SEC de­ci­sions in dan­ger

Rul­ing by ap­peals court could nul­lify judges’ ac­tions in Colo., 5 other states

The Denver Post - - BUSINESS - By David Migoya

A fed­eral ap­peals court rul­ing could nul­lify hun­dreds of de­ci­sions made by ad­min­is­tra­tive law judges in se­cu­ri­ties cases from Colorado and five other states.

The five judges who pre­side over ad­min­is­tra­tive hear­ings for the U.S. Se­cu­ri­ties and Ex­change Com­mis­sion on cases in­volv­ing tens of mil­lions dol­lars in fines im­prop­erly hold their po­si­tions, the 10th U.S. Cir­cuit Court of Ap­peals said in a de­ci­sion re­leased Tues­day.

The 2-1 rul­ing by the Den­ver­based ap­peals court not only dis­solves the $1.2 mil­lion fine an ad­min­is­tra­tive law judge levied in 2013 against David Bandimere, one of the founders of the epony­mous race­track in Mor­ri­son, but po­ten­tially throws into ques­tion other de­ci­sions the judges have made.

“The de­ci­sion of any SEC (ad­min­is­tra­tive law judge) is sub­ject to be­ing va­cated,” said Martin Ber­liner, a se­cu­ri­ties at­tor­ney in Den­ver. “The out­come is wel­come and, in my opin­ion, long over­due.”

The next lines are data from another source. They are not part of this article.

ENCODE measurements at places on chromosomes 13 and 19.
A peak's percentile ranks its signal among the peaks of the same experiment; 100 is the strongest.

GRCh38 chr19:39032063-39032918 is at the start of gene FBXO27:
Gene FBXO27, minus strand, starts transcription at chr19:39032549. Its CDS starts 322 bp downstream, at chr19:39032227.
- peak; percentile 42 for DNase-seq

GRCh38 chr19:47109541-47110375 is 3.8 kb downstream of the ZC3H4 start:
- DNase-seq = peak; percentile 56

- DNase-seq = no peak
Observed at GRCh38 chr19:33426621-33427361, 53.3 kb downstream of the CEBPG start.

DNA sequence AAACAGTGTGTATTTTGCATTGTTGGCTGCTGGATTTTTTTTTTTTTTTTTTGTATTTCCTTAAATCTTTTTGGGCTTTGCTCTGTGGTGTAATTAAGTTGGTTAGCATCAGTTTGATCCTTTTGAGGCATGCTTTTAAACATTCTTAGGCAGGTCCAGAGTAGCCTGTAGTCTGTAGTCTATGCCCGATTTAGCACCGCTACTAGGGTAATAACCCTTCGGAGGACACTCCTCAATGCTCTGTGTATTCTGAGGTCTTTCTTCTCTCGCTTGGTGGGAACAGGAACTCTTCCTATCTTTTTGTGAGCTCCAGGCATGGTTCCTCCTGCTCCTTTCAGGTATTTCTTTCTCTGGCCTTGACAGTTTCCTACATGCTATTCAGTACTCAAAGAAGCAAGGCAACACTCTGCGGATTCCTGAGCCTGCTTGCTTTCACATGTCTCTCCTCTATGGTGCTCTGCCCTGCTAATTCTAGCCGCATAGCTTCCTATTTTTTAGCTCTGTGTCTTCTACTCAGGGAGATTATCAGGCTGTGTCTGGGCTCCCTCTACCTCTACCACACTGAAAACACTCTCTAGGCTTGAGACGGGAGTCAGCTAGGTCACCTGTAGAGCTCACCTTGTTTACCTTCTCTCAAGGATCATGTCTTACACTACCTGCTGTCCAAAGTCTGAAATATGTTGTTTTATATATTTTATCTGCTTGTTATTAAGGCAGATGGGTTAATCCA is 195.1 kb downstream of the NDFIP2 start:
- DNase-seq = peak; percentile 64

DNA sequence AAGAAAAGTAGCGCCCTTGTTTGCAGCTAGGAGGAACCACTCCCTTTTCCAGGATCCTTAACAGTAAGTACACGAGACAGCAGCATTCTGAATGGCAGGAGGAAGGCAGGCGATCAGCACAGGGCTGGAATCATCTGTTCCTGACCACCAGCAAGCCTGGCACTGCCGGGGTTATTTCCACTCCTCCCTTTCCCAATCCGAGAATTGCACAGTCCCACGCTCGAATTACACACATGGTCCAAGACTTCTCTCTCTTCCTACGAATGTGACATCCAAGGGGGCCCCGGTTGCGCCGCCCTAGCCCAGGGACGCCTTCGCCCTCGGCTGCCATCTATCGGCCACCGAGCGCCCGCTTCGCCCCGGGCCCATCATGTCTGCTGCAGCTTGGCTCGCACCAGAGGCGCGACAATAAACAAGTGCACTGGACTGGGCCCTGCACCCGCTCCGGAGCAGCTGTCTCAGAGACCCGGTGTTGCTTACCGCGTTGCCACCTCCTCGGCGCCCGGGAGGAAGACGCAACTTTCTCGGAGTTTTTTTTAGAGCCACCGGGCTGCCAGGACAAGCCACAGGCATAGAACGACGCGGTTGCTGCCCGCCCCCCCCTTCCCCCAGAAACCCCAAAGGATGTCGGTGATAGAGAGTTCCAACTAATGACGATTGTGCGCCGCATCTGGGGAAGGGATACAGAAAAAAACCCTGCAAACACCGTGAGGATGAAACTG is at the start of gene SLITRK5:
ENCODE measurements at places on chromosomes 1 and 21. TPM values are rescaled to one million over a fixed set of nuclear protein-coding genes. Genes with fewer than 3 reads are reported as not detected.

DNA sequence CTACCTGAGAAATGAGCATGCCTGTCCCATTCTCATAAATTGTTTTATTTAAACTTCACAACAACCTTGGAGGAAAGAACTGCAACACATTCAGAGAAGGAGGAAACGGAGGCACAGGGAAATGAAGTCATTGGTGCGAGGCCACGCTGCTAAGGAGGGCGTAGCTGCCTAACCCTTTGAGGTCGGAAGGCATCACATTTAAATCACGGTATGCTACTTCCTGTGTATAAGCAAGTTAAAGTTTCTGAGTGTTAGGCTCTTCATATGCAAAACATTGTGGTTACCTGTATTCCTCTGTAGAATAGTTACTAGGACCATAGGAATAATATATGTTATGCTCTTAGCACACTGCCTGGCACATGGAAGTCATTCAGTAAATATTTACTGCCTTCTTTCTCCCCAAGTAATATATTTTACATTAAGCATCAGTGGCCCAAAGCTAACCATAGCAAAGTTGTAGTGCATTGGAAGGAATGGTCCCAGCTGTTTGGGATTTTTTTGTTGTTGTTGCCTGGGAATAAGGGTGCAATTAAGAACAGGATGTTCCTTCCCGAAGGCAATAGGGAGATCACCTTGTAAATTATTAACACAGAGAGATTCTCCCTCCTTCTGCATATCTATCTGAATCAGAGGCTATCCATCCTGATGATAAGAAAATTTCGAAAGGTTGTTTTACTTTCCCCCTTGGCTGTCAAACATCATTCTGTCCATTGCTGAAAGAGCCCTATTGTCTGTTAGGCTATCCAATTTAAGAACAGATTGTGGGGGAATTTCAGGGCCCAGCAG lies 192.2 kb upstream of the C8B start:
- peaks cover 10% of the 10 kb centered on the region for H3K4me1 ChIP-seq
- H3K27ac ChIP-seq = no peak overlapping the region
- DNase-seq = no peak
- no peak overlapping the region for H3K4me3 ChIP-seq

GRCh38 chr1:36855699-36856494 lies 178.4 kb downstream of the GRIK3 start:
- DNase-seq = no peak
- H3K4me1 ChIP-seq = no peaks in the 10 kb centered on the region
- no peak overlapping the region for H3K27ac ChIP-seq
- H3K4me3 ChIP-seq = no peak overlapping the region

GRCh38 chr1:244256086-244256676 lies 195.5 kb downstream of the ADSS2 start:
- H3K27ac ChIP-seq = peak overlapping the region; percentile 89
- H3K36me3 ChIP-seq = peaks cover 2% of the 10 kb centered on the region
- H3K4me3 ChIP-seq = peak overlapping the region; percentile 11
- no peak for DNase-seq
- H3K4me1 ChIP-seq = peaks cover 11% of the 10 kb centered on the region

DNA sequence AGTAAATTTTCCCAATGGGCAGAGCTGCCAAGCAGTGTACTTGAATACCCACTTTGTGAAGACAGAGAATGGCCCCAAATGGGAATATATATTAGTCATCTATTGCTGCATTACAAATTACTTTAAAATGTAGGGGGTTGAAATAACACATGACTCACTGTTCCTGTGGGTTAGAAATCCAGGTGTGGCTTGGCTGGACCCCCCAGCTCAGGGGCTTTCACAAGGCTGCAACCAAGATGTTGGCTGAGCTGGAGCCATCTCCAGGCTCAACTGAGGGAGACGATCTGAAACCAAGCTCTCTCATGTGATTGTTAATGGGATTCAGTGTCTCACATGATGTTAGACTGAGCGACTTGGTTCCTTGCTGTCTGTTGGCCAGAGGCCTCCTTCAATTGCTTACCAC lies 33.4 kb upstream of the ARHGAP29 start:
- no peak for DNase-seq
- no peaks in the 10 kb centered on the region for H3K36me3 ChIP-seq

The ap­peals court said in a 37page opin­ion that Ad­min­is­tra­tive Law Judge Cameron El­liot, who de­cided Bandimere’s case, and the SEC com­mis­sion­ers con­curred, should be ap­pointed to the job like many other ad­min­is­tra­tive law judges, or ALJs, in other fed­eral agen­cies. In­stead, El­liot and his four judicial col­leagues were hired through a civil ser­vice process by the fed­eral per­son­nel of­fice that vi­o­lates the Ap­point­ments Clause to the U.S. Con­sti­tu­tion.

“This is the first time in 36 years the 10th Cir­cuit has va­cated an ad­min­is­tra­tive de­ci­sion by the SEC, and that was the only time that hap­pened,” said David Zisser, Bandimere’s at­tor­ney who suc­cess­fully ar­gued the case. “There was a lot we thought was wrong with SEC’s de­ci­sion.”

Bandimere was sanc­tioned and fined for al­legedly as­sist­ing two